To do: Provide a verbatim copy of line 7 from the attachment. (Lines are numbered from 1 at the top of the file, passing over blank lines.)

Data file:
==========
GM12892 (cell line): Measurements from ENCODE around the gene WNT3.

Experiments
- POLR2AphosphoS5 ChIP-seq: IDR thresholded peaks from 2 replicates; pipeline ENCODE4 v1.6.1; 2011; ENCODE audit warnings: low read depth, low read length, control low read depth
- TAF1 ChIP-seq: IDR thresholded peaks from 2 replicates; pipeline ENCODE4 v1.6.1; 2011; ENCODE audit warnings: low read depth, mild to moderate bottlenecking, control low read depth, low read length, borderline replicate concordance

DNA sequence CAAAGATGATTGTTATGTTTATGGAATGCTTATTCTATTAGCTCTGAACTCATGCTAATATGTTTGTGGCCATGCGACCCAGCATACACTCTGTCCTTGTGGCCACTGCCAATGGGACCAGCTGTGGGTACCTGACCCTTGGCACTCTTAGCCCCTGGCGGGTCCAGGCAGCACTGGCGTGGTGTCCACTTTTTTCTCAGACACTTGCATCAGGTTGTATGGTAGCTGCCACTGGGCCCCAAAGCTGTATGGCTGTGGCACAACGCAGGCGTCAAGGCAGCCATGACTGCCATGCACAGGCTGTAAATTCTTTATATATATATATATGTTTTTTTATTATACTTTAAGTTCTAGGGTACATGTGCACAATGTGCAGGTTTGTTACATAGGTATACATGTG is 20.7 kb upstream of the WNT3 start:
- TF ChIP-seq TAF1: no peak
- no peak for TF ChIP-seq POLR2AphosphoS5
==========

- no peak for TF ChIP-seq POLR2AphosphoS5